These are from foods that stimulate excessive insulin secretion and so make us fat and increase our risk of chronic disease—all refined and easily digestible carbohydrates and sugars. The key is not how much vitamins and minerals they contain, but how quickly they are digested. (So apple juice or even green vegetable juices are not necessarily any healthier than soda.)
Bread and other baked goods, potatoes, yams, rice, pasta, cereal grains, corn, sugar (sucrose and high fructose corn syrup), ice cream, candy, soft drinks, fruit juices, bananas and other tropical fruits, and beer.
Taubes traces how the common assumption that carbohydrates are fattening was abandoned in the 1960s when fat and cholesterol were blamed for heart disease and then –wrongly–were seen as the causes of a host of other maladies, including cancer. He shows us how these unproven hypotheses were emphatically embraced by authorities in nutrition, public health, and clinical medicine, in spite of how well-conceived clinical trials have consistently refuted them. He also documents the dietary trials of carbohydrate-restriction, which consistently show that the fewer carbohydrates we consume, the leaner we will be.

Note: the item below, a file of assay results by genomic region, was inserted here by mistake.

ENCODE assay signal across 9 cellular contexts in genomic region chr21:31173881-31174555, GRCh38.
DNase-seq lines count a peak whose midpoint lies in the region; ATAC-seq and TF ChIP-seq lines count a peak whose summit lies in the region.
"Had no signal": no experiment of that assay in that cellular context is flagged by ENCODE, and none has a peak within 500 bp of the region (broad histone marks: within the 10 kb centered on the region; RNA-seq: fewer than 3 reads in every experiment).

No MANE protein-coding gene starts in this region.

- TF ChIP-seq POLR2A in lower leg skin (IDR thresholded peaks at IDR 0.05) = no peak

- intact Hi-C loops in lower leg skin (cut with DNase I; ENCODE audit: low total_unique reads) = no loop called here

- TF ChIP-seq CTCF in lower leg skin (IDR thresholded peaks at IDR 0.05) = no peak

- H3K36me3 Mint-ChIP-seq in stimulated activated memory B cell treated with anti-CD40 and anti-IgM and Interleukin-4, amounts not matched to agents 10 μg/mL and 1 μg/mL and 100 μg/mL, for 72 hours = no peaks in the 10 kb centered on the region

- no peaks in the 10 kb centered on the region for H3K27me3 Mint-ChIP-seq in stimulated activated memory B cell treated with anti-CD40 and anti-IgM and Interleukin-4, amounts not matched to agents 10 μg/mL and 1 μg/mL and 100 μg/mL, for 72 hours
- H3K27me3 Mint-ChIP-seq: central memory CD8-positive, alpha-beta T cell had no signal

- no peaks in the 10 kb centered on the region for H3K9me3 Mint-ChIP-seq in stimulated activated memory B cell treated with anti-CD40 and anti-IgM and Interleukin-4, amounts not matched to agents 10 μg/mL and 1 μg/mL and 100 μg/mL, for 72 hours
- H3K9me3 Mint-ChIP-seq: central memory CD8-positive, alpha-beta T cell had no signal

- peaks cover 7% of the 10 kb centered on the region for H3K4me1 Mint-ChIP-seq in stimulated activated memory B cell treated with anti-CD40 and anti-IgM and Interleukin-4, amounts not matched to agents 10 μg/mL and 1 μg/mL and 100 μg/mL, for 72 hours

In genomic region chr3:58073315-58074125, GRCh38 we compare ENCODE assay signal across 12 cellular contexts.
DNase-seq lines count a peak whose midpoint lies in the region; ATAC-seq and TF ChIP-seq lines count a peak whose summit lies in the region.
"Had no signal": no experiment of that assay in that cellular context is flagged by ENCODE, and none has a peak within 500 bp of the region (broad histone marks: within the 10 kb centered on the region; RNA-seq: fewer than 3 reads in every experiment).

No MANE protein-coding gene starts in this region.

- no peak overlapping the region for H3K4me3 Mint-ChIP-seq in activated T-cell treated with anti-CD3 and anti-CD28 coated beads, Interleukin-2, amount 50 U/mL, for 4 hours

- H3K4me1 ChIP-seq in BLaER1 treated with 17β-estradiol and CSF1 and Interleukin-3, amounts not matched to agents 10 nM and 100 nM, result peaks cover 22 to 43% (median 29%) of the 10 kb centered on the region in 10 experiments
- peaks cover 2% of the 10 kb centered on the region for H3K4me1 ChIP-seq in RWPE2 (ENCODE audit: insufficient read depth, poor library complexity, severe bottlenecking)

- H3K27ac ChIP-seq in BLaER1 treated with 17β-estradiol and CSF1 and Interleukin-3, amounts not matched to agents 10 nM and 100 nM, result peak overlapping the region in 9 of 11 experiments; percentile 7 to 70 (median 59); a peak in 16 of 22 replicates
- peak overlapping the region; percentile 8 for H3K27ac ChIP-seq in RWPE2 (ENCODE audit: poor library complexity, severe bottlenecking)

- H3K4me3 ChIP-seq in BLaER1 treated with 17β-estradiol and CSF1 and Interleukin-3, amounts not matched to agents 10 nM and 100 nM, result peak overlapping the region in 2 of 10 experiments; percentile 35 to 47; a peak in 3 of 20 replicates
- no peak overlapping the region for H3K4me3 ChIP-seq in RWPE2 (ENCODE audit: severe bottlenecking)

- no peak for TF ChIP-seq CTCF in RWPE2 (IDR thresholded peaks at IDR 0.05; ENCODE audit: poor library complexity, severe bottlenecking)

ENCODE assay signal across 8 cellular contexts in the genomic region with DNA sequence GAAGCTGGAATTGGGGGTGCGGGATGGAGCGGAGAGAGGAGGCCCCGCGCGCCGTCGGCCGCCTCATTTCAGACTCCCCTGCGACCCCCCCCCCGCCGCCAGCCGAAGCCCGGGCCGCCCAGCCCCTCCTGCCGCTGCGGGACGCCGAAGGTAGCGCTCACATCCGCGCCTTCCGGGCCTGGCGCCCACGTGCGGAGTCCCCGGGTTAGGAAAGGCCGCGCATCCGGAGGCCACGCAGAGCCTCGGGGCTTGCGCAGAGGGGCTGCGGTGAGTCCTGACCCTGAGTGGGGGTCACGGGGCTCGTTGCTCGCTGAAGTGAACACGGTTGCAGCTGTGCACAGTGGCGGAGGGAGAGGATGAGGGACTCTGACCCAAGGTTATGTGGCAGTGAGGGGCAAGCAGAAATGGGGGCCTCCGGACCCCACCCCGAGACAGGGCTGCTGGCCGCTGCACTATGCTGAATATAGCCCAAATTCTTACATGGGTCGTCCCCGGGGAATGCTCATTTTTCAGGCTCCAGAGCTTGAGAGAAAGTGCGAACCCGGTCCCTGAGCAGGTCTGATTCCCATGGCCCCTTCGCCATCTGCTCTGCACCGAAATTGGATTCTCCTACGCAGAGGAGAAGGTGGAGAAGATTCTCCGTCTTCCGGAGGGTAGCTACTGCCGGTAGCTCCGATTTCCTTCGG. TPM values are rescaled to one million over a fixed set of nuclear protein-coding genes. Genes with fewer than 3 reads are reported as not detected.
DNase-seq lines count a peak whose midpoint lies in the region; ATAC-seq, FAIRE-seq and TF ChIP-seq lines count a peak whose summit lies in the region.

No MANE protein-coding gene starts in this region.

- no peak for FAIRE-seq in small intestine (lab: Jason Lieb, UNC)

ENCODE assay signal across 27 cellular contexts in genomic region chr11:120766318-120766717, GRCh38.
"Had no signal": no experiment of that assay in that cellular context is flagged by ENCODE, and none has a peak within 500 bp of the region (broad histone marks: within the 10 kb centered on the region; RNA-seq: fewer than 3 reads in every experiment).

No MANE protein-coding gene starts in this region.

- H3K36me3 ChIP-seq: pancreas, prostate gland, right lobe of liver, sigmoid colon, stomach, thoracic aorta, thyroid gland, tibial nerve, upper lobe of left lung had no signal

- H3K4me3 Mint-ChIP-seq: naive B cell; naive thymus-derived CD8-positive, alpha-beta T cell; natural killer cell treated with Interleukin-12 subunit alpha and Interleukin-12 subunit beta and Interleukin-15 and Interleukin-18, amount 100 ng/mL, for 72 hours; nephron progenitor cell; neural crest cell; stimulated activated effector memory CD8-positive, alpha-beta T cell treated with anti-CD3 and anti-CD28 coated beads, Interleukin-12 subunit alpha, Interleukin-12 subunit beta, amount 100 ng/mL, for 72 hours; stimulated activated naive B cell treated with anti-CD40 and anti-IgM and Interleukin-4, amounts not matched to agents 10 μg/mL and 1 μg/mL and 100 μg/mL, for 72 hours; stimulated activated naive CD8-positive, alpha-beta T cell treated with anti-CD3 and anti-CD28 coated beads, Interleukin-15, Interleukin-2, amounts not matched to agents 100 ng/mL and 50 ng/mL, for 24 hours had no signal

With precise references to the most significant existing clinical studies, he convinces us that there is no compelling scientific evidence demonstrating that saturated fat and cholesterol cause heart disease, that salt causes high blood pressure, and that fiber is a necessary part of a healthy diet. Based on the evidence that does exist, he leads us to conclude that the only healthy way to lose weight and remain lean is to eat fewer carbohydrates or to change the type of the carbohydrates we do eat, and, for some of us, perhaps to eat virtually none at all.
The 11 Critical Conclusions of Good Calories, Bad Calories:
- Dietary fat, whether saturated or not, does not cause heart disease.